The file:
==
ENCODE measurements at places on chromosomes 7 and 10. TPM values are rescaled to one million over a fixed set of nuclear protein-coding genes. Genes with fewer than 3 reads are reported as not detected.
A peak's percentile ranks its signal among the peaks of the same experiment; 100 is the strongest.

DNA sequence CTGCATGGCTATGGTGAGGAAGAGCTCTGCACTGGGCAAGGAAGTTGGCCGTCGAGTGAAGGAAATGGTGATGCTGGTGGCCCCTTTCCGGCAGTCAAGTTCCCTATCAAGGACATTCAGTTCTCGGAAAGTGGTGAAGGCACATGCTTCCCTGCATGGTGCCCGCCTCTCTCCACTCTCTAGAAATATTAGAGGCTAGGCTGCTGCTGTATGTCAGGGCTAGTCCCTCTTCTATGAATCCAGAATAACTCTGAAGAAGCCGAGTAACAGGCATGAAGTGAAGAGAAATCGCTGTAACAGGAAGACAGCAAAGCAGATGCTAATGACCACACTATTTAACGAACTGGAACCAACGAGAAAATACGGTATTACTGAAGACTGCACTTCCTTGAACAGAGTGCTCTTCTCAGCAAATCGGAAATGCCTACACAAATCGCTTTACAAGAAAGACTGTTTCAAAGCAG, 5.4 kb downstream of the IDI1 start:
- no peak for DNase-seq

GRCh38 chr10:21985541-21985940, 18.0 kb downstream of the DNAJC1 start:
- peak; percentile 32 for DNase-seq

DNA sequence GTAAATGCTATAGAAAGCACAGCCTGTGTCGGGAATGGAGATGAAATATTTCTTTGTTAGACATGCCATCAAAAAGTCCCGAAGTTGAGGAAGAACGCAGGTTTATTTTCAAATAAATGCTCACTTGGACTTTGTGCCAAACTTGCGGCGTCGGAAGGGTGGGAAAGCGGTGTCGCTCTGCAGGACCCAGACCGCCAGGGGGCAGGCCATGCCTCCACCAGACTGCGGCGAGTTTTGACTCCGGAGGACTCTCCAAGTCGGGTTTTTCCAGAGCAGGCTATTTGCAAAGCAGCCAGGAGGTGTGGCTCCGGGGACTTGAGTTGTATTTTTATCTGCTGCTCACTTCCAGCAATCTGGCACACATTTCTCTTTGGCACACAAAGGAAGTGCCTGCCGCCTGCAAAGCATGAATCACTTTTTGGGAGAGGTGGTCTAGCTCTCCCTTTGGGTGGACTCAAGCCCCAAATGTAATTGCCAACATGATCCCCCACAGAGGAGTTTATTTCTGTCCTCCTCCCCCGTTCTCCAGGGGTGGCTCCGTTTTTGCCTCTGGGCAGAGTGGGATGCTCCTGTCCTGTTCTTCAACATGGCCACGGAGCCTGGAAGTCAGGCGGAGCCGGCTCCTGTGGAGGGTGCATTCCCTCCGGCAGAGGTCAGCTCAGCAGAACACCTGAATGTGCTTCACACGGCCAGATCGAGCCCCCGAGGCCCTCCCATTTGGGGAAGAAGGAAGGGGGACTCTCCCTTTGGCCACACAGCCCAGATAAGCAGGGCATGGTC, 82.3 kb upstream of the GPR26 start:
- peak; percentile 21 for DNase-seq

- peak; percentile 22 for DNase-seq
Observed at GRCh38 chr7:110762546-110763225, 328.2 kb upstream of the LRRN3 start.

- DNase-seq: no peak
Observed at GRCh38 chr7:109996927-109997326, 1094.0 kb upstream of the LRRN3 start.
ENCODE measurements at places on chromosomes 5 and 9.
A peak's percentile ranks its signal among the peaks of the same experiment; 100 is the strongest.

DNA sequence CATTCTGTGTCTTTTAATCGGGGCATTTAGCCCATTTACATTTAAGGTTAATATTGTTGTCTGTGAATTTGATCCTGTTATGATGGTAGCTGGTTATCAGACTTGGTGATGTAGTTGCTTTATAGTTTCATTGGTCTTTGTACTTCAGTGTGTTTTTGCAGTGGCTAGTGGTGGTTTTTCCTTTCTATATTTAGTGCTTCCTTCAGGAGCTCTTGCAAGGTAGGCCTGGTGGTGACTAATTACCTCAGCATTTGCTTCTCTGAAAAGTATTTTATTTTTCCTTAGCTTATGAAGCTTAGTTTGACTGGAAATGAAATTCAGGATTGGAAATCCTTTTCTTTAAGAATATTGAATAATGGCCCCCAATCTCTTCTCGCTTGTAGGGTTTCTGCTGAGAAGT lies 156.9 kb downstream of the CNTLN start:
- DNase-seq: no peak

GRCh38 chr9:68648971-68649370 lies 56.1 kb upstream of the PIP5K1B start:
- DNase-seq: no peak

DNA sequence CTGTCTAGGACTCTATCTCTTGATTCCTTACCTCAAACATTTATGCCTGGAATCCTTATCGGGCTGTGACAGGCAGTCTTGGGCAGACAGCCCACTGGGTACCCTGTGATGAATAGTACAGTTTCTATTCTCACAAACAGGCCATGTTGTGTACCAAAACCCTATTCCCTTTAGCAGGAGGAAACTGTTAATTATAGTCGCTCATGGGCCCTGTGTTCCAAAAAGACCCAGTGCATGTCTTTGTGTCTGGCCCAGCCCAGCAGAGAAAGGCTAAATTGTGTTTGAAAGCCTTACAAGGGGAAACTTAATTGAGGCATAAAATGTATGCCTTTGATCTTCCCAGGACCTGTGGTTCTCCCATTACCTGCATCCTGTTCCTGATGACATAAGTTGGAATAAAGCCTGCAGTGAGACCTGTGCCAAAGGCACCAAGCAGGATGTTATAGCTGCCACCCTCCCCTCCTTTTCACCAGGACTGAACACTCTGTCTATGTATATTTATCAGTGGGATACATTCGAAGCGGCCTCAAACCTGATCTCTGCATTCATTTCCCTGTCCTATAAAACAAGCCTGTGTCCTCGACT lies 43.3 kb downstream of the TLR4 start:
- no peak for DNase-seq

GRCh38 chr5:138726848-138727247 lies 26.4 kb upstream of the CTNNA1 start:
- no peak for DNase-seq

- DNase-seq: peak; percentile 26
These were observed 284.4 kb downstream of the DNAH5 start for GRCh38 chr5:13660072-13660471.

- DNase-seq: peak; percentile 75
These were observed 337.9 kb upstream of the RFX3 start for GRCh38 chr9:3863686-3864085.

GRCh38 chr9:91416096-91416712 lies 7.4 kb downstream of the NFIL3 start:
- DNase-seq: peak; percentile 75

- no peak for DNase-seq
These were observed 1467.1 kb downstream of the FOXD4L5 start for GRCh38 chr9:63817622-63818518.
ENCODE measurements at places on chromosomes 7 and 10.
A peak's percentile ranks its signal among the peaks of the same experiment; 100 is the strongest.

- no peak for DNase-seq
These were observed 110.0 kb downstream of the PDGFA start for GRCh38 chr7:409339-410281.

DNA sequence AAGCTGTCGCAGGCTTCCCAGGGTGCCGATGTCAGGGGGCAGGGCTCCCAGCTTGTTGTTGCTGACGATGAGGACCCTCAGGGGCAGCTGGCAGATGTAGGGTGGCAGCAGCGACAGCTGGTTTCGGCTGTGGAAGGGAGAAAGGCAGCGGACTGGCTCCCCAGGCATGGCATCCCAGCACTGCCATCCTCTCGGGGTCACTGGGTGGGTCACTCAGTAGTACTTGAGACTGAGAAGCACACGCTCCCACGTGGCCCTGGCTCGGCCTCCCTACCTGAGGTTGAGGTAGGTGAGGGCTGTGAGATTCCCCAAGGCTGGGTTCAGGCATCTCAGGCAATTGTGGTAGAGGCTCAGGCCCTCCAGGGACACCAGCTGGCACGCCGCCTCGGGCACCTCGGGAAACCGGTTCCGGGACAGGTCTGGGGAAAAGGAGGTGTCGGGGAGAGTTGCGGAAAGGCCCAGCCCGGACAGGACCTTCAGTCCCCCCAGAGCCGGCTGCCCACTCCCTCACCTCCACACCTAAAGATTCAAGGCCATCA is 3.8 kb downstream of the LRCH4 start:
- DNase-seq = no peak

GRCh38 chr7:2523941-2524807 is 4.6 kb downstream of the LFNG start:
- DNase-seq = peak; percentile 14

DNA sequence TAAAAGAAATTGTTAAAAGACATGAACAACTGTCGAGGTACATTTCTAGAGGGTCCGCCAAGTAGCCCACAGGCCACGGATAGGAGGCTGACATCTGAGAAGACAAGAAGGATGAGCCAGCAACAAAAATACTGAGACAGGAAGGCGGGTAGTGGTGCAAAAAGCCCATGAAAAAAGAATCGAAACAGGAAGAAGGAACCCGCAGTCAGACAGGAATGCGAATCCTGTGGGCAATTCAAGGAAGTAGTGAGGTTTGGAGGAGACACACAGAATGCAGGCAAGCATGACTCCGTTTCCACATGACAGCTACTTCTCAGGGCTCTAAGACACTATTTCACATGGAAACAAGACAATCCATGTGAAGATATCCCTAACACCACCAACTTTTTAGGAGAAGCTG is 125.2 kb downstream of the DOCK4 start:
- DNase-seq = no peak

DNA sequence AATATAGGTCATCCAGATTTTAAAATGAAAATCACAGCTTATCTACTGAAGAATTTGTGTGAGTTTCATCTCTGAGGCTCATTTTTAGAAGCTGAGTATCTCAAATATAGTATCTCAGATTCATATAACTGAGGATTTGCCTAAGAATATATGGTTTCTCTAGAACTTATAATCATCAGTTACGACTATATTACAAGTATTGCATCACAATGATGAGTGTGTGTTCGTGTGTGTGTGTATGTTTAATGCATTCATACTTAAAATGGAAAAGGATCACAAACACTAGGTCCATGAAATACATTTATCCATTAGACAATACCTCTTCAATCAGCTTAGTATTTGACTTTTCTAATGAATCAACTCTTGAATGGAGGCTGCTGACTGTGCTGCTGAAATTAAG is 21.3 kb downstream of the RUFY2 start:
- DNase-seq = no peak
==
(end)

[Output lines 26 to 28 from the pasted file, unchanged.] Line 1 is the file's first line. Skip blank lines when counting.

These were observed 337.9 kb upstream of the RFX3 start for GRCh38 chr9:3863686-3864085.

GRCh38 chr9:91416096-91416712 lies 7.4 kb downstream of the NFIL3 start:
- DNase-seq: peak; percentile 75